Roof just after installation in August 2004.
The Zoological Society's eight-classroom school at the Milwaukee County Zoo is no ordinary education building. It's called the Karen Peck Katz Conservation Education Center. So it's a conservation education building, where all the workshops are concentrated on science-based curriculum and environmental awareness. So, it only makes sense that the very materials the building was constructed with fit within the same earth-friendly guidelines that the programs do.
The Right Light
A major part of the building's environmental success is its incorporation of Wisconsin's Focus on Energy program, a statewide efficiency and renewable energy initiative supported by the Public Benefits Fund. The program is a public-private partnership of several Wisconsin energy organizations working for a stable environment by offering energy information and services for both residents and businesses.
As a part of this project, the new building's classrooms are filled with natural light from several windows with direct western exposure. Classrooms also have special lighting features, such as strategic switching of daylight controls. Each room has both an occupancy sensor and an "auto off" switch that control light fixtures near the windows. When a room is not occupied, the sensor turns the lights and the "auto off" switch off. When the room is in use, the lights at the windows must then be manually turned on. The extra effort helps to ensure that these lights are used only when absolutely necessary.
Other energy efficiency tactics include the use of metal halide lamps, which incorporate what's known as "pulse-start technology." Simply speaking, this new technology offers a more reliable, and significantly longer, lamp life by revamping the ballast (the part that sends currents to the lamp and makes the light turn on). Another bonus is the lamp's enhanced ability to maintain consistent color temperature and performance, which results in vibrant displays and signs that won't appear washed out under bright lights.
The building also was designed with classrooms on only one side of each hallway (called a single-loaded corridor). This allows for direct natural light on each classroom's west side, and borrowed light from the day-lit corridor on the east side. This differs from typical schools with double-loaded corridors, or classrooms on both sides, resulting in dark, windowless hallways and a wider building. Our building's narrower structure allows more natural ventilation, thanks to lots of screened windows.
"You can open almost every window in the building," says Mike Borchardt of C.G. Schmidt, Inc., the Milwaukee contractor involved with the project. "In most commercial buildings, the windows are fixed; so heating and cooling systems are almost always necessary. On nice days, opening a few windows is a natural and energy-efficient way to ventilate."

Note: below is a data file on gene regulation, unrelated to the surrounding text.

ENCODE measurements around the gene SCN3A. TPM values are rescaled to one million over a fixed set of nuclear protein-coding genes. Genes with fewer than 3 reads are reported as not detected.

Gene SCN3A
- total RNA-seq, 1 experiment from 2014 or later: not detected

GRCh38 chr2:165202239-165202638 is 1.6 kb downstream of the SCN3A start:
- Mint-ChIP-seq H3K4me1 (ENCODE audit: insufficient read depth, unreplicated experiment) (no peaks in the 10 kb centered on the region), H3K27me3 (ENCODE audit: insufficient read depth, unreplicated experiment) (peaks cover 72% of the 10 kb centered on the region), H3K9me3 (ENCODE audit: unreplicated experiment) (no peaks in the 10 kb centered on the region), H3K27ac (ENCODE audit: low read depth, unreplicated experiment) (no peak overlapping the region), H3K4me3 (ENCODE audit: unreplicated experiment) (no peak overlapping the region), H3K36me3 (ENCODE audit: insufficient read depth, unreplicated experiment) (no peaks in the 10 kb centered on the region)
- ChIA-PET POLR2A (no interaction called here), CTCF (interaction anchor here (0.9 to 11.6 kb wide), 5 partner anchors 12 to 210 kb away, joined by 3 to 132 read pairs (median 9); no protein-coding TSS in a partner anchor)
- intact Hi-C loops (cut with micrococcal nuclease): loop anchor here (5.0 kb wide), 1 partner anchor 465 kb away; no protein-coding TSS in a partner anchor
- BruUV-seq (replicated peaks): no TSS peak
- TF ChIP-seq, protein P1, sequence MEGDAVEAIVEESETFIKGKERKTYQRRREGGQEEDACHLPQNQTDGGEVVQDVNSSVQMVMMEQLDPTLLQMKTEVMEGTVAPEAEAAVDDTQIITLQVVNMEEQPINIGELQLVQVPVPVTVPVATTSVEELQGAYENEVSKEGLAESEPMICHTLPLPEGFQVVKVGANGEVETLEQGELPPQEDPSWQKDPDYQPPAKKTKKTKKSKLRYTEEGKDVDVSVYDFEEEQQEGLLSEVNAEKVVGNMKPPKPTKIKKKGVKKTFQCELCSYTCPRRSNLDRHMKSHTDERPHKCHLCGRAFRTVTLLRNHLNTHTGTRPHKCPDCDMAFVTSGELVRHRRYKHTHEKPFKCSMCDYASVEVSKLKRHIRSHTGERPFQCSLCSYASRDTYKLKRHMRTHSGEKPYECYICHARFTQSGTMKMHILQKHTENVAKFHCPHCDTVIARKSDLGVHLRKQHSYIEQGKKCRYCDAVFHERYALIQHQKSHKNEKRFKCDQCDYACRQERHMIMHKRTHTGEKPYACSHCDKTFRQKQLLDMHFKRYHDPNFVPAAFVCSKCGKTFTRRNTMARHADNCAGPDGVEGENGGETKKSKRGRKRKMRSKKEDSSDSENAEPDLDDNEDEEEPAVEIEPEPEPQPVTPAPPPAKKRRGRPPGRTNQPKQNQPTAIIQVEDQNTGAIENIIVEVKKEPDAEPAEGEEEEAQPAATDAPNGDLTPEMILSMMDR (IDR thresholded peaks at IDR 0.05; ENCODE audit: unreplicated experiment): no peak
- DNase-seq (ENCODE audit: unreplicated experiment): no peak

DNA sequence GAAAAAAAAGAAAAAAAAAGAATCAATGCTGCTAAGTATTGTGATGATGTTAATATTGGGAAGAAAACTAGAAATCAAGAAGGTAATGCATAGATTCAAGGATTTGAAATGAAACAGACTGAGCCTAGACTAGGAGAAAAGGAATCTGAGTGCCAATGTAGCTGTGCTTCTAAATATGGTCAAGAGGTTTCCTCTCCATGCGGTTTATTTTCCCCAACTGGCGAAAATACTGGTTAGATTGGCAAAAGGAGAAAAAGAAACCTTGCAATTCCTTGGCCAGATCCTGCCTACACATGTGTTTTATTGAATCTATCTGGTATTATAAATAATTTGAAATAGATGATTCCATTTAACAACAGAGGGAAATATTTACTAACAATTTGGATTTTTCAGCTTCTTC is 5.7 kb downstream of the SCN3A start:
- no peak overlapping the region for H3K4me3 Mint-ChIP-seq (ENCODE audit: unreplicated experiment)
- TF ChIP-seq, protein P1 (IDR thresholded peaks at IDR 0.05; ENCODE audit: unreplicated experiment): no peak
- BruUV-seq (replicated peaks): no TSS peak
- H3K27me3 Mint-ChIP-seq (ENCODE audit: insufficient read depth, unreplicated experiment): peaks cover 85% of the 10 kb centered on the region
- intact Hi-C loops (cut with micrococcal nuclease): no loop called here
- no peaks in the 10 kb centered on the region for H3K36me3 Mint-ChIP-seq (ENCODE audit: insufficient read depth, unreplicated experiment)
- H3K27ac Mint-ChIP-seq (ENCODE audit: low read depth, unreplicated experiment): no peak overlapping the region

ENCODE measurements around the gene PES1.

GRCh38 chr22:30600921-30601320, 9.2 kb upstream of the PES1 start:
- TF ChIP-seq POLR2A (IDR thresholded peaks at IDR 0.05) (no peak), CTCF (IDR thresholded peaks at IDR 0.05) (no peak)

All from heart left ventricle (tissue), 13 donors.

Not all the improvements are inside. Up on the roof, you will not find the usual barren black sea of tar or gravel. Instead, the space is covered with growing plants, an innovative method to reduce storm-water runoff to benefit the environment. The Zoo's horticulturists, Ann Hackbarth and Noah Huber, maintain the roof's plants, which are mostly sedums, low-growing succulents that don't require a lot of work. During heavy rainfall, these plants act as a gigantic sponge in the midst of a densely cemented area. By soaking up excess runoff, the foliage protects sewers from getting clogged, which can lead to untreated sewage discharging into the watershed.
Relatively cost-effective, these appropriately named "green roofs" are becoming a trend across the country, particularly in urban areas. In 2003, We Energies and the Milwaukee Metropolitan Sewage District (MMSD) supplied the grants that allowed the Karen Peck Katz Conservation Education Center to construct one of about seven green roofs in Milwaukee at the time. The others include the MMSD headquarters near downtown Milwaukee, the University of Wisconsin-Milwaukee's Great Lakes Water Institute, and the new Urban Ecology Center next to Riverside High School on Milwaukee's East Side. Garden roofs covered with numerous potted plants, such as the one atop Deborah Kern's Garden Room garden shop in Shorewood, accomplish some of the same environmental benefits.
Green roofs are also in the business of cooling things off. It's no secret that shiny, metal surfaces heat up fast under the sun. The "heat island effect" is what scientists call the generally higher temperatures in urban areas with many reflective buildings. Replace a reflective surface with lush greenery and heat will be absorbed when water from the plants evaporates, and surrounding temperatures decline.
The Karen Peck Katz Conservation Education Center is an example of "green" construction. "There are more and more buildings in Milwaukee, and the country, that are adhering to this practice," says Borchardt. In bigger cities like Chicago, green roofs have become a requirement for larger buildings. In Europe, he says, green construction is a standard practice. "Initially," he admits, "the cost of building green is higher than traditional construction." Over time, however, the energy savings outweigh these costs while significantly reducing pollution.